Dow's Romp Stokes Fear End Is Nigh For Bulls

Discussion in 'Wall St. News' started by Comanche, May 8, 2007.

  1. May 8, 2007 10:40 a.m. EDT


    Dow's Romp Stokes Fear End Is Nigh For Bulls


    NEW YORK -- Since bull markets are known to end with a flourish, the recent streak of consecutive gains and all-time highs set by major stock indexes has given some skeptics reason to call this the prelude to a big reversal.

    But can anyone really tell us when the end is nigh? Notwithstanding some convincing arguments that valuations are fairly rich at the moment, predicting a market top is much tougher than it looks.

    The Dow Jones Industrial Average, now up 55% from its October 2002 trough, saw its 20th record close of the year Monday and tied an 80-year record of 27 days without more than three down sessions. The last time there were five consecutive up days in a row was in April 1999, but the record of 12 goes back to 1987.

    For those inclined to see the glass as half empty, the streak seems ominous. Michael J. Panzner, author of "Financial Armageddon," wrote last week that "the record-setting string...coming as it has after a multi-year run, is characteristic of the kinds of climactic blow-offs that investors should fear rather than cheer." Bear fund manager David Tice called last week for a 50% decline in the Dow and said stocks are now forming a top.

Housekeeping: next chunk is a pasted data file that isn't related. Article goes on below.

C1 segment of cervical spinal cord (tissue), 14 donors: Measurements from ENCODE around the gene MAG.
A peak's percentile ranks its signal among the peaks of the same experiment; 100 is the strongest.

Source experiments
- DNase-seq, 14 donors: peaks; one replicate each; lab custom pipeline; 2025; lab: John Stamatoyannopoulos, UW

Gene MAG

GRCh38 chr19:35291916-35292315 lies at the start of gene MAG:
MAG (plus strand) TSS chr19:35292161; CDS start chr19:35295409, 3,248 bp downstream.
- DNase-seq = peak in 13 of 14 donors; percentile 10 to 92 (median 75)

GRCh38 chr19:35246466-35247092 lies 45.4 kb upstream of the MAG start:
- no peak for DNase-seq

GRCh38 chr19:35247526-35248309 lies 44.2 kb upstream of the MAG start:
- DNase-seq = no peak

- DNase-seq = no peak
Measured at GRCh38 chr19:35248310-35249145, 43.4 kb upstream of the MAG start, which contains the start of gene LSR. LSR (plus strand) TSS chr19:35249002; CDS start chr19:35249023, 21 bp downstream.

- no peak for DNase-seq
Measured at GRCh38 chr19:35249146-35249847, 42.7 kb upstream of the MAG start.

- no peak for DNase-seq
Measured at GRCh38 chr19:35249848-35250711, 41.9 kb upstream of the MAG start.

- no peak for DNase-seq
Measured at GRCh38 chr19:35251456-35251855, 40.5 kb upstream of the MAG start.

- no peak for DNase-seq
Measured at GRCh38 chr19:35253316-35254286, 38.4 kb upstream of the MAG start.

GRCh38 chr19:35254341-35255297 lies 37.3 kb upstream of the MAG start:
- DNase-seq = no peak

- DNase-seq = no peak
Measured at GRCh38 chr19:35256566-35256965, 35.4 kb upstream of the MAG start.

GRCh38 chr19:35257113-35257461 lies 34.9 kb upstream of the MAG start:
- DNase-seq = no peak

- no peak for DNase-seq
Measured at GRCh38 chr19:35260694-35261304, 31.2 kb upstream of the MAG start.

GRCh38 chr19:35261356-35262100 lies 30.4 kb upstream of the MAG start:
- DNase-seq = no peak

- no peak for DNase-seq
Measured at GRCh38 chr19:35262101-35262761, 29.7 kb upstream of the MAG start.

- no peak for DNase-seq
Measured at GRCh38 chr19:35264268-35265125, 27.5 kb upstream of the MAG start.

It isn't just the Energizer Bunny nature of the major indexes that has spurred talk of a denouement, though. Frenetic deal activity, record financial-system leverage and unprecedented public fascination with successful money managers are other indicators of excessive froth. There are also bad omens from popular culture such as the announcement of a remake of the movie "Wall Street" in the works, with Michael Douglas set to reprise his role as Gordon Gekko, now out of prison and running a hedge fund. The original film hit theaters two months after the 1987 crash, the biggest one-day percentage drop ever for stocks.

    No Bell At Top of the Market

    Unfortunately for those trying to read the tea leaves, the adage that "no one rings a bell at the top of the market" holds true and long winning streaks don't mean much historically. Analysts at Bespoke Investment Group point out that there have been 12 months since 1920 when at least 80% of trading sessions were positive for the Dow, including last month when 85% were up days. In eight of the past 11 instances, the market rose again the next month and the average performance was a 1.81% increase, or a healthy 21.7% annualized. The performance over the next three months was a so-so 6.36% annualized.

    Then there is the fact that the market isn't in a true buyer's panic, making fairly ordinary gains during the recent streak and having risen a modest 6.8% year-to-date. The Dow has gone 514 days without a 2% or greater rise, the longest such period since 1966 and the seventh longest period since 1900.